11. Anonymous says:

    Jenny,

    In reading your post, you sound like the new face of yoga. From your bio I can see you clearly have the credentials to understand the physical and metaphysical conscious teachings of yoga. And if you have been practicing as long as you say you have, then you contain within you a direct understanding of these methods. Further more, you have the sacred gift of humor! Wow it sounds like a magnetic combination for a powerhouse teacher.

    I have also studied with famous gurus. I honor so deeply the knowledge they have shared with me. These are some of the most precious memories I hold dear in my heart.

    However, we are in a time of accelerated cosmic evolution. The yoga system is undergoing radical change as we saw with the fall of two famous gurus last year. The truth is if the practices did what they claim to do, then enlightened gurus wouldn't fall. It would be impossible. Consciousness moves upwards when an elevated being is in the room, end of story.

    I am not dismissing the physical health benefits of the yoga practices. But I think we as teachers need to really ask ourselves if the subtle energetics of yoga are still serving our best interest. Perhaps a new light body is forming and the sensitive ones will begin to explore moving energy in rather than out. Serpent energy (kundalini rising) many not be the best way to go these days.

    I am not dismissing the higher states of consciousness one will achieve in these higher states. I have experienced various realms and other dimensions but do not speak of these experiences. I have kept a journal since I was a child and have tracked patterns, images, and sound frequency. I was not conscious of the things I was doing as a child. In my later years I began my studies in yoga and had a conscious understanding of my earlier experiences.

    In my own experience, I can say that these subtle anatomical systems are poisoned. While they serve to assist us in seeing past, and simultaneous lives they are also portals for darker forces to enter disguised as bliss. Before you know it you are teaching everyone yoga and spending thousands of dollars on training and workshops which you will rarely see a return on.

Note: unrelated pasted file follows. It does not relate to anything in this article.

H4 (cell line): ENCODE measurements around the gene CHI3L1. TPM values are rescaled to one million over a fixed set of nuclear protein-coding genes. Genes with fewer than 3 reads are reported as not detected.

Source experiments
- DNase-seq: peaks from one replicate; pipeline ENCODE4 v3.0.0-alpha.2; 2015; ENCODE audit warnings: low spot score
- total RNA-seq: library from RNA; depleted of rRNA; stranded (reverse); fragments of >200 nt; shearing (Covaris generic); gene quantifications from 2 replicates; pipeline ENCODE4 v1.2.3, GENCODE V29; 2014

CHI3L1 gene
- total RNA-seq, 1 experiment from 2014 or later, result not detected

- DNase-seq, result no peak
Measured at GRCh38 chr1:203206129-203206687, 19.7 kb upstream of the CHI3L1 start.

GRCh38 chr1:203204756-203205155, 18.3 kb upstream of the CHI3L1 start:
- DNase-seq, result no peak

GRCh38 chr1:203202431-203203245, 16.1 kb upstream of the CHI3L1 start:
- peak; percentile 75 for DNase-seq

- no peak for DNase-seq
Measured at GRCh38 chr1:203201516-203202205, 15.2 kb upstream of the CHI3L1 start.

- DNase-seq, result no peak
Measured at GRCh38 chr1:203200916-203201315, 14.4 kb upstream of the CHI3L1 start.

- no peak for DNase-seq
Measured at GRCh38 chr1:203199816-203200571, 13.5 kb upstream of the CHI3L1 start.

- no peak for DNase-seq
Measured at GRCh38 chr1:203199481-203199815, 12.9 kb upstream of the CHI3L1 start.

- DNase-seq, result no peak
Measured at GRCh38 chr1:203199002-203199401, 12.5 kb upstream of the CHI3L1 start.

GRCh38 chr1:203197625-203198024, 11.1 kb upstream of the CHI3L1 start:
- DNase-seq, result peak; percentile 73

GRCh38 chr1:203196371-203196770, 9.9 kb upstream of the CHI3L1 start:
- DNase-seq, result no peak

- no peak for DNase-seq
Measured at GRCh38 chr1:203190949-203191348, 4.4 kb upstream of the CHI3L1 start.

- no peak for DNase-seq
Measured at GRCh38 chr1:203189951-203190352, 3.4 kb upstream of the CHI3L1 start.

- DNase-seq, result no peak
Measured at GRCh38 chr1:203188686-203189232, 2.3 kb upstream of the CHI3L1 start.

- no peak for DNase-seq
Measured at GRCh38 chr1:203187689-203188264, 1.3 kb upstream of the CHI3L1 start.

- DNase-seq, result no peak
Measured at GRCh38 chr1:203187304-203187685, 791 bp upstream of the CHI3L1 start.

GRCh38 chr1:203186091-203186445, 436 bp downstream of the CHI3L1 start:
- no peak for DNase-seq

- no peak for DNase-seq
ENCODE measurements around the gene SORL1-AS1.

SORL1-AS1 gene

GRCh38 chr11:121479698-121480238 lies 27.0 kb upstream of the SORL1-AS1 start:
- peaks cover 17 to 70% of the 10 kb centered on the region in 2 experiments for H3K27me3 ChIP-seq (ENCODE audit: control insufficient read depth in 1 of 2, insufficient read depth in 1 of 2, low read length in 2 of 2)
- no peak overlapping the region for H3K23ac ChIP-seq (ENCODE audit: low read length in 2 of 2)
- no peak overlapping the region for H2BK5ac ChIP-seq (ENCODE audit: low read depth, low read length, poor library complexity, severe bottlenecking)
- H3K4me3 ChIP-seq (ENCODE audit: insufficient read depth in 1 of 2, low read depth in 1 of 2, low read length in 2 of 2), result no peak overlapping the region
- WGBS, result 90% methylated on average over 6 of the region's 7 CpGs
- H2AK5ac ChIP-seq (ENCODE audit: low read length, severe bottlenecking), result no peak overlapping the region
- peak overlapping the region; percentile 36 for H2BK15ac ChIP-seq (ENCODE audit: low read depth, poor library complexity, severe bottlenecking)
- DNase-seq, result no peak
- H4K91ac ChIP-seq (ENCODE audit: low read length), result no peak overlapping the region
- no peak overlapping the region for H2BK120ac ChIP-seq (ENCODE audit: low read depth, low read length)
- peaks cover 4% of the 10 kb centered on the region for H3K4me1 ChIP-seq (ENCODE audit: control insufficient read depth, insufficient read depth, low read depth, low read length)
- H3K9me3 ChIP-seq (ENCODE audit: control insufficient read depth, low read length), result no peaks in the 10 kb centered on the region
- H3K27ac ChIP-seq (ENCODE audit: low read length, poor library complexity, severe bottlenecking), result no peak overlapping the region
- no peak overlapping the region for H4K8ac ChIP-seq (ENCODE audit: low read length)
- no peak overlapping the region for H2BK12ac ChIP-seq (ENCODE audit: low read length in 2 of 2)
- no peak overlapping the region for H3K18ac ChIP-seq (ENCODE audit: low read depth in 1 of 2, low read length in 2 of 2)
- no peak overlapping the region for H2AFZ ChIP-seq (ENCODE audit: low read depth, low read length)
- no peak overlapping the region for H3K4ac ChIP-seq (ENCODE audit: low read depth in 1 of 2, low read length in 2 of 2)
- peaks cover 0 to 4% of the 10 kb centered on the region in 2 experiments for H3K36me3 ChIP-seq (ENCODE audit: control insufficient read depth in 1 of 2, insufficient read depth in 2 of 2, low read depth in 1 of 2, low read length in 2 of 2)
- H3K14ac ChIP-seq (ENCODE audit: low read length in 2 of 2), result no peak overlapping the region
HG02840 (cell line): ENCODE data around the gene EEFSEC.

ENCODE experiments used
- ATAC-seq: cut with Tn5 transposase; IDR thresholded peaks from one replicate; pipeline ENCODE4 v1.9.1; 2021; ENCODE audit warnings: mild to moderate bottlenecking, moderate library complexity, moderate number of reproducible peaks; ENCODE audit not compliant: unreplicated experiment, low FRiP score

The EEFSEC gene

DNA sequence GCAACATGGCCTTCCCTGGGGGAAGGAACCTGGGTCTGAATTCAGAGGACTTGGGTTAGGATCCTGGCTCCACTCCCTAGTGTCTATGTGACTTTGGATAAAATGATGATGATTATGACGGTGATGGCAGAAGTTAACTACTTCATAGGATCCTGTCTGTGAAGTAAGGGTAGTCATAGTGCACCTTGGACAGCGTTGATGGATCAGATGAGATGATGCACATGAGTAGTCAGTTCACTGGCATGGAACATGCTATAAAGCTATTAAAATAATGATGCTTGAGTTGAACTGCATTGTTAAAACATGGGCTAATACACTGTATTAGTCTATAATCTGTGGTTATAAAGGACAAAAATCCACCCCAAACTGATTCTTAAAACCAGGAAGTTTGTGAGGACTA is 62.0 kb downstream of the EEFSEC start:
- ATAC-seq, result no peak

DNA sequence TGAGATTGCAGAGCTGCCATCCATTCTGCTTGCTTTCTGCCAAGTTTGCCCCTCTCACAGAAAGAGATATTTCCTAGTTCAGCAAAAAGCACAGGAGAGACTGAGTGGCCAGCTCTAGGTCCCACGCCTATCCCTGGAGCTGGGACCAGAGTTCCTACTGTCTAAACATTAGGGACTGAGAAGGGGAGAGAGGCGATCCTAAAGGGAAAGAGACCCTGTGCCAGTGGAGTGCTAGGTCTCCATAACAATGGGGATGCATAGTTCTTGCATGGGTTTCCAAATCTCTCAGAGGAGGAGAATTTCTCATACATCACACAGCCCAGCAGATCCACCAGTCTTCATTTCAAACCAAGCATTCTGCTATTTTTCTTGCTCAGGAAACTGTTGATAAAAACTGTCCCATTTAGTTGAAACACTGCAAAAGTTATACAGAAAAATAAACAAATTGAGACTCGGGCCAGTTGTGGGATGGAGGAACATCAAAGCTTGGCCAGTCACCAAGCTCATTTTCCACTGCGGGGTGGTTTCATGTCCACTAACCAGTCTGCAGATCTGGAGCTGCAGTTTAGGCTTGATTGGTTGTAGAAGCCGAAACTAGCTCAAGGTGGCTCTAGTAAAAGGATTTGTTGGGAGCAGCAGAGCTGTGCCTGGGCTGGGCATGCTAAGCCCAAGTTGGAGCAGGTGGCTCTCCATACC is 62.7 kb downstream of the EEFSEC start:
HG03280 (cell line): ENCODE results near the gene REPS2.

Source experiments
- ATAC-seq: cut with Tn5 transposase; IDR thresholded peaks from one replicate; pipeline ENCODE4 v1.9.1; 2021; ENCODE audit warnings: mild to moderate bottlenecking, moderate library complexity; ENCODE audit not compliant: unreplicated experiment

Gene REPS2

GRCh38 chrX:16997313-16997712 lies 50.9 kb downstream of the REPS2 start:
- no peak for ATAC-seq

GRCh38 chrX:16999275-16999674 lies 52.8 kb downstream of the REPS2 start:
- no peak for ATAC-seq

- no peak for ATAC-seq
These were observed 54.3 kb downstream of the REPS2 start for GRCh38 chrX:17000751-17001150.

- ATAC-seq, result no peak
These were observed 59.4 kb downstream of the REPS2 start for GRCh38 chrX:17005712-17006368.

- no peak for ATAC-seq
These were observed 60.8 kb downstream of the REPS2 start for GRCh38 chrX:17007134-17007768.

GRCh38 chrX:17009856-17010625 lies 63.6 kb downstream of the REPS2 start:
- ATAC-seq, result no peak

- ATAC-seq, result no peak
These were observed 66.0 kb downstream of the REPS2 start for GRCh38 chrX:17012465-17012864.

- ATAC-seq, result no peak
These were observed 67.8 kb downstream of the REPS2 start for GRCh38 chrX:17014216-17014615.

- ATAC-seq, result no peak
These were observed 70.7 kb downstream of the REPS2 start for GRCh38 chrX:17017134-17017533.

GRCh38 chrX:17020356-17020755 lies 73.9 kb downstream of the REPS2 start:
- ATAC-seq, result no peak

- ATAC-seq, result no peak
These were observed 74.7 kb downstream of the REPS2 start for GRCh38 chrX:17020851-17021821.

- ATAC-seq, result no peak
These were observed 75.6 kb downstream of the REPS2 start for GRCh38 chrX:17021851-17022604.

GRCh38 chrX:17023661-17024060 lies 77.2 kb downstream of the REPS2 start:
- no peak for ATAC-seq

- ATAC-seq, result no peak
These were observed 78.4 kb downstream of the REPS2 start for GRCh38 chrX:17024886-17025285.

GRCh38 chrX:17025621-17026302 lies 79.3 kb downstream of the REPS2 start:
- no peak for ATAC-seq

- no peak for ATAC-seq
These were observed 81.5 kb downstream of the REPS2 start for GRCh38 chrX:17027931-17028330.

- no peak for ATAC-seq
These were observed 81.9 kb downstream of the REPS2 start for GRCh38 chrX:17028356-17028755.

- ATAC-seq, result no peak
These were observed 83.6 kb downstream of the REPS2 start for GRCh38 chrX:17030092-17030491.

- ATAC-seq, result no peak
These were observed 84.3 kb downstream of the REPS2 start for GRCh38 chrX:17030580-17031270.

If we are truly honest with ourselves this is quite irrational, impractical behavior all in the name of enlightenment, compassion, and bliss.

    Yet, most of my friends including myself have done these very same things. The old system is dying. Your presence is more than likely reflecting back to your guru the reality of the cosmic existential crisis many of us are feeling at this time.

    My advice to you… no more teacher trainings, no more gurus. People want what you have to offer already. Let your divine cosmic blueprint unfurl through your creativity, innovation and deep respect and honor for what the traditional teachings have taught you.

  12. [...] teachers to have a minimum of 30 students in each class or else they will lose the time slot to the next rising star. In my own studio, not quite so glossy or sexy, we ask for a minimum of seven students or we cut [...]

  13. [...] My (Super-Famous) Yoga Teacher Hates Me. ~ Jenny Finkel [...]

  14. cabell says:

    As I have been made aware by my husband, I am a chronic interrupter. It is something I struggle with in my communications with others. So, here is my guess.

    Maybe the comedy was not well timed…..it is a workshop with many people attending to hear the teacher, and not you working on your next routine.

    And can I get a bless your heart, because I am really not being rude, just noticed something similar to my own behaviors that cause communication issues with others. I also fancy myself a funny, charming, and friendly person!

  15. Sherri Selin says:

    I have found the same in some yoga instructors, and the workout community in general. I have an admirable personality and I think part of it is jealousy. Many instructors seem to look down on clients that need help and have faulty views of those that are over-weight etc. Lets hope that all changes.

  16. mmm says: